We are often asked which is better: private sewage systems or public? This is the standard Ford or Chevy question. You could literally get people that would argue for or against either system. Each system basically makes a home functional by disposing of sewage. There are advantages and disadvantages with both. Most people honestly do not know which they have until a crisis arises that forces them to determine. Usually, it is on one of the many pieces of paper you sign and receive with your home mortgage paperwork. While each system performs the same function there are some distinct characteristics of each.
I will start with private sewage systems, or, more commonly referred to as Septic systems. Traditionally septic systems are installed in rural areas. This is due to the fact that there really is not another option available. The basic design allows for one “main drain” to carry waste to the outside of the home and into a 1500 gallon tank. From the backside of the tank, the liquid waste is carried to a series of “field lines”. These allow for the drainage of the waste into the ground. Without getting too descriptive, the tank retains the solids and the field lines carry the liquid over a specified distance as determined by the county health department. When properly designed, and installed, these systems can last 20-30 years with little to no maintenance. There is no monthly sewage bill from your utility provider. The downside is the burden of repair is completely on the homeowner.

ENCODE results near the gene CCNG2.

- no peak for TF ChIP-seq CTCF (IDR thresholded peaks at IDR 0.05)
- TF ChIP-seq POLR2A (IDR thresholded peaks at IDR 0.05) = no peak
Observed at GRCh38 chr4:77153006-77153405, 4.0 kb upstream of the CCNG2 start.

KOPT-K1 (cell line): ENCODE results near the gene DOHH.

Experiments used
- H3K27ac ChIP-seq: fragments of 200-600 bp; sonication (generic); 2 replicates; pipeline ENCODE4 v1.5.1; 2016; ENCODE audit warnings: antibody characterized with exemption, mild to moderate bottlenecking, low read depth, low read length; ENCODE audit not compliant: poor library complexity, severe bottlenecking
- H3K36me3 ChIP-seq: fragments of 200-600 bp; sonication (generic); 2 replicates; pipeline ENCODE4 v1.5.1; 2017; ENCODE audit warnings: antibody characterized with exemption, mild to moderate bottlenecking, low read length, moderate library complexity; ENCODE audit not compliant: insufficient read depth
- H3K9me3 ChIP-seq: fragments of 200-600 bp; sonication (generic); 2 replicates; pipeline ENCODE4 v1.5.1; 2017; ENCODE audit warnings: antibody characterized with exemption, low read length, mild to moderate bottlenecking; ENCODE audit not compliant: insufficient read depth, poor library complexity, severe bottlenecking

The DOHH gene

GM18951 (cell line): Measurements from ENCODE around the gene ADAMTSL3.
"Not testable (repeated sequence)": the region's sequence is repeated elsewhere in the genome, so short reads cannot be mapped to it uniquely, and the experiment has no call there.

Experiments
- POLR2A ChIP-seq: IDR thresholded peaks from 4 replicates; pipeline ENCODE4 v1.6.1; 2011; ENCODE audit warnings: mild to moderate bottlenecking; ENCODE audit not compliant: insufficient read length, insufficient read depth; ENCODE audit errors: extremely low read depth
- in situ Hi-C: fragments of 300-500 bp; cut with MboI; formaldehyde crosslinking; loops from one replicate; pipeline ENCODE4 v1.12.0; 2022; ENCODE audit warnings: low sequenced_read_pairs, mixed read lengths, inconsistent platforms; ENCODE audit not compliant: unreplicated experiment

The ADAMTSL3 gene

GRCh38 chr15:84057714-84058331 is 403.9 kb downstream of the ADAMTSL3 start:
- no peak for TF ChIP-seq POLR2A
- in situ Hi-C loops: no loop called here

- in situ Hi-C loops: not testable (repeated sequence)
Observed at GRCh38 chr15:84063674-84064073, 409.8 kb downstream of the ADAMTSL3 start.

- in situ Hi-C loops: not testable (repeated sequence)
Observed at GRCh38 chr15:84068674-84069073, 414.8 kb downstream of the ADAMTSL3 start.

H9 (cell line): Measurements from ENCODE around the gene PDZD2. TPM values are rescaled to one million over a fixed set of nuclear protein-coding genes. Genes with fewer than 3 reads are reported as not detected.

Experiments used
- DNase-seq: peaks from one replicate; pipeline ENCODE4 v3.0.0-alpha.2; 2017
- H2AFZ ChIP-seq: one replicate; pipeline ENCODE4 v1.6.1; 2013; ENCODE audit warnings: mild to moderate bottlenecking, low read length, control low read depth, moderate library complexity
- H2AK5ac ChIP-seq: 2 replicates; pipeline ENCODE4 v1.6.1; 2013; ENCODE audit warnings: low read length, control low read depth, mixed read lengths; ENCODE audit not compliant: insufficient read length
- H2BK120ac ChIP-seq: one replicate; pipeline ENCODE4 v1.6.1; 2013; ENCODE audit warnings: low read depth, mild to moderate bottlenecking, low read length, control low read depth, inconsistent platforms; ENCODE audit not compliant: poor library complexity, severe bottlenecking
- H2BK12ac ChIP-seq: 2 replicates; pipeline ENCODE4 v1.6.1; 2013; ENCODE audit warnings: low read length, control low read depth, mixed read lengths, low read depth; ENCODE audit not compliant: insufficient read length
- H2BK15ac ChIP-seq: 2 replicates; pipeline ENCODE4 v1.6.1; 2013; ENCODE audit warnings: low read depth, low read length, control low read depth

Public sewage systems are different in that the basic design allows for all waste from a private home to be carried to a waste treatment facility. This is an engineering feat that uses various size drainage pipes, and, often times, lift stations that use pumps to compensate for elevation changes when gravity is not possible. These systems are maintenance free for the homeowner in 99% of the cases where they are installed. There is the rare instance when the system is damaged and service is interrupted temporarily. The upside is that the burden of repair is the responsibility of the utility that owns it. The downside is that you receive a bill monthly for sewage disposal. It is typically coupled with your water bill and is calculated based off of water usage.
As you can see, there are many differences between the two types of systems. While each system will perform the task equally well, the key is to use the system as it was designed. Each week we receive the frantic call from a homeowner who has “flushed’ any number of various items down the drains that was never intended to be there. Accidents will always occur, however, there are a few tips to keep your system functioning properly. Don’t flush ANYTHING down the toilet except waste and toilet paper. No wipes, paint, vacuum debris, glass, dirt or construction debris. I really believe that some people out there think that if something is flushed down the toilet it magically disappears. Hopefully, we can dispel that myth. Take these precautions and you will avert disaster but if all else fails have the number to AllGood Plumbing saved in your phone and we will be glad to rescue you from your drain catastrophe.